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Monday, 4 February 2008


One of the things about having narcolepsy is that it is difficult to find work. It's not really that I'm incapable, in fact I can do quite a lot of things that employers find useful. The problem is that most emplyers want these things done at particular times, and that's what isn't so easy. Although in general I'm more alert in the mornings, there are days when I start falling asleep at nine o'clock in the morning, and others when I might be reasonably alert all day. Because one of the peculiarities of narcolepsy is night-time insomnia, my most productive work hours can sometimes be at two or three o'clock in the morning.

Hence, I've been trying to see what potential there is for making money online, where I can choose to work when I am feeling most alert, and take naps whenever I need to without letting other people down. I'm going to do a series of posts on what I find out, and try to give an honest analysis of what potential I think there is for earning, and how this compares to what the sites themselves say about it.

One of the first money making opportunities I found on the web was Amazon Mechanical Turk. It's a web application by the same people who are better known as an online bookstore, and is named after a famous chess-playing automaton built by Wolfgang von Kempelen in 1769. Kempelen convinced many people throughout Europe that he had built a machine with artificial intelligence, able through its cogs and gears to beat some of the best chess players of the day. The Turk was, however, in machine intelligent terms, a fraud, since its achievements at chess were actually being accomplished by a grand master concealed inside.

Amazon Mechanical Turk's principle alludes to that cautionary tale, some tasks are repetitive and fairly simple, yet are not accomplished well by machines or need human input. Once you register, you are able to choose from thousands of available HITs - Human Intelligence Tasks. This is perhaps the simplest possible model of crowdsourcing, and perhaps clickworking is a better description, since many HITs do not require and great deal of skill.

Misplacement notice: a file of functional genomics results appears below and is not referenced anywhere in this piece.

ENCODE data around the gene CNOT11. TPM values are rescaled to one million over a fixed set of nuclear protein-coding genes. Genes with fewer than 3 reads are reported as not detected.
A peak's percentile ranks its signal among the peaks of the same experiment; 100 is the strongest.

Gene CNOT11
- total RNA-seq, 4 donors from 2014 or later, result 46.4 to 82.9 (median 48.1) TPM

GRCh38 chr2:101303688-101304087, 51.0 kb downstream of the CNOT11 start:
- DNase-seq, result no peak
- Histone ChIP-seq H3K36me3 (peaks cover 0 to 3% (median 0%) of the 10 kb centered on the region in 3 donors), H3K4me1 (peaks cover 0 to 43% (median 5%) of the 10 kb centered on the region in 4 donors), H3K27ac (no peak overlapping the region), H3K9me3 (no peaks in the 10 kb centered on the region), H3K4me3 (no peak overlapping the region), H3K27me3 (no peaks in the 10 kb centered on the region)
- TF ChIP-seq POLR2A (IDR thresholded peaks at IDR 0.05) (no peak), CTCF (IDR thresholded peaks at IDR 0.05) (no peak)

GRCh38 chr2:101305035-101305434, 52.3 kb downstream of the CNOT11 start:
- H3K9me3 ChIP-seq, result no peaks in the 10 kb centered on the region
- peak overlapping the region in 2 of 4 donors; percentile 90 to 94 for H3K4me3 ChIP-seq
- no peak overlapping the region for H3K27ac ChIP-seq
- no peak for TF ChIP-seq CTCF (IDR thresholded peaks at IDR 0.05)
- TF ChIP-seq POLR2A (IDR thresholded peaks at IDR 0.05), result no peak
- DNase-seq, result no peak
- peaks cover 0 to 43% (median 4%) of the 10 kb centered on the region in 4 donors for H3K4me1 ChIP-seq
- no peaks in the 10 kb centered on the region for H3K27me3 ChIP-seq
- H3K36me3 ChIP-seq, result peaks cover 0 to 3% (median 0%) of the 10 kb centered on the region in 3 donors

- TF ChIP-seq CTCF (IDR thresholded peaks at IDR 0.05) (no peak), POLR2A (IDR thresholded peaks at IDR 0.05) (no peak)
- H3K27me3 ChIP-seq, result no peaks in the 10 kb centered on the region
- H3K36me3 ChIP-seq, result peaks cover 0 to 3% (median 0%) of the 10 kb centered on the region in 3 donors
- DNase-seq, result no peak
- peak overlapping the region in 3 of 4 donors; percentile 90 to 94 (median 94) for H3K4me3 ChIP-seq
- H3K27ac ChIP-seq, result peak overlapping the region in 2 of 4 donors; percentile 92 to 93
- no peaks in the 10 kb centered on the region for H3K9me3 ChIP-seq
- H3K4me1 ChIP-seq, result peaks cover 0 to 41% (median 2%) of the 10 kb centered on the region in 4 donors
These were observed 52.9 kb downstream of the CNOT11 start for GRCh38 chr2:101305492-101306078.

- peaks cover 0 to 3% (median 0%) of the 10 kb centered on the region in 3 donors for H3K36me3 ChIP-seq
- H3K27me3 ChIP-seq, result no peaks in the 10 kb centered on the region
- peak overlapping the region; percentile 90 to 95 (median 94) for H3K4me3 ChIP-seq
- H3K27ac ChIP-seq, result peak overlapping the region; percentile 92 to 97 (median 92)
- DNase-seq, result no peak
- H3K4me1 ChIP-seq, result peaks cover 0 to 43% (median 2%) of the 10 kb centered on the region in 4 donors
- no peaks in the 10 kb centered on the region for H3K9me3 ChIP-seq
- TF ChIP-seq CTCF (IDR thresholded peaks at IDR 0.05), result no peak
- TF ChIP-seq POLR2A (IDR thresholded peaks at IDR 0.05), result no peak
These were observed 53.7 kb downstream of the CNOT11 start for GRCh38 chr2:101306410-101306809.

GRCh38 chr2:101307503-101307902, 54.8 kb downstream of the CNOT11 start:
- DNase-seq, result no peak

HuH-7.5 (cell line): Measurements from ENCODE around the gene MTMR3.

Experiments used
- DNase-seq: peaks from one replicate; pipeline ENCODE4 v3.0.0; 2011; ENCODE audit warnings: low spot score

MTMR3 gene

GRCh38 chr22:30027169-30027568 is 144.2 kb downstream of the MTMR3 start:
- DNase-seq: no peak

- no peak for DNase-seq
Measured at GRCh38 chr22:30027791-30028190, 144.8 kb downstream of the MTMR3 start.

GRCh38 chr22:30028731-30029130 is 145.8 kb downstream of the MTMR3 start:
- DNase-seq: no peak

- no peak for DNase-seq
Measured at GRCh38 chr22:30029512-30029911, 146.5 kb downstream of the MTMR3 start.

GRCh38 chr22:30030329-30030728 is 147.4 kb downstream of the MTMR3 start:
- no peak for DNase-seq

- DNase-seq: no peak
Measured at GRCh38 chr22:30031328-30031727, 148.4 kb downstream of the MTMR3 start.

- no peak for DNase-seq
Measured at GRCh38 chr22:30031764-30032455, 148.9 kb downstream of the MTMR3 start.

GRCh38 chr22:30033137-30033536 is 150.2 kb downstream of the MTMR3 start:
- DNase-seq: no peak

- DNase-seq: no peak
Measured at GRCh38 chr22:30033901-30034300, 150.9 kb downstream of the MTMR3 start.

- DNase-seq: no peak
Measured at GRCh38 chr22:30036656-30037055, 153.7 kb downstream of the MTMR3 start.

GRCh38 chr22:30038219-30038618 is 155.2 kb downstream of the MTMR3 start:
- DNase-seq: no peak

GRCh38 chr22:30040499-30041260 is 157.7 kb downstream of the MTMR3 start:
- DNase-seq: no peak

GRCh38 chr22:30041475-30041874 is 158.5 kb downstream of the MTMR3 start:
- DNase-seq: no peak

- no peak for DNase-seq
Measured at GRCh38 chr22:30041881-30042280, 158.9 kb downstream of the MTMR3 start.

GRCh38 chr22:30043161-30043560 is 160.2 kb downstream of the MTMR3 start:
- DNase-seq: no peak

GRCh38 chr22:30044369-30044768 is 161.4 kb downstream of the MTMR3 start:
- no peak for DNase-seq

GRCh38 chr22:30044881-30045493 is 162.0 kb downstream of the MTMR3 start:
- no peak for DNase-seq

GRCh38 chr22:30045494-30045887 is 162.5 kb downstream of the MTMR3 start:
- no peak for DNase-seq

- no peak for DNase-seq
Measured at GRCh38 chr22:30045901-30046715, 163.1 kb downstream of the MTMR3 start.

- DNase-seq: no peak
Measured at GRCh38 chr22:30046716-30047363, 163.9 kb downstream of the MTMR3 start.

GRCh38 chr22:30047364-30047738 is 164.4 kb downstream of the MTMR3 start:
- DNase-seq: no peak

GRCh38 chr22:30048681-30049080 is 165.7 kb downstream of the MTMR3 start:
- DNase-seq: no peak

Examples of the kinds of things that appear on Mechanical Turk are:

  • Write a short plot description for a specified movie - $0.50
  • Choose you favourite photo from a given set - $0.01
  • Give you opinion about a topic on a website - $0.10
  • Make a list on a website - $0.25
  • Guess the colour to appear on a given website on a given day - $0.01
  • Write a short blog article on a specified subject - $1.00
  • Answer a survey question - $0.01
Some HITs have a bonus payable for good work, and these can be very lucrative indeed, compared to the standard payment. Some can be very interesting, and can lead to new finds on the web. It isn't big money, in my opinion, but more a worthwhile recreation. Having said that, I believe that it is easily possible to make a lot more than I do, with dedication. It is quite possible that good coders might be able to write scripts to help them with some HITs, and thereby earn far more.

Mechanical Turk is a subsidiary of, and tends to have a US bias in its HITs, and also in its payment system. Earnings are accrued in an account, and workers can have tis transferred to their US personal bank account, or converted into gift certificates. Workers in India can take payment from their accounts in the form of a cheque in Indian rupees, but in the rest of the world the gift voucher is the only payment option.

I find Mechanical Turk more a bit of fun than anything else. By playing around for about an hour, I can earn a couple of dollars, but I'm pretty slow and easily distracted by the more interesting tasks, and spend quite a while looking at the background sites to the HITs. It's definitely worth a look, though.


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Vaibhav said...

Yes its fun and easy... For example, someone is paying a quarter for posting a comment containing "
Alex Dombroff" on any blog. So the assignments can get pretty simple...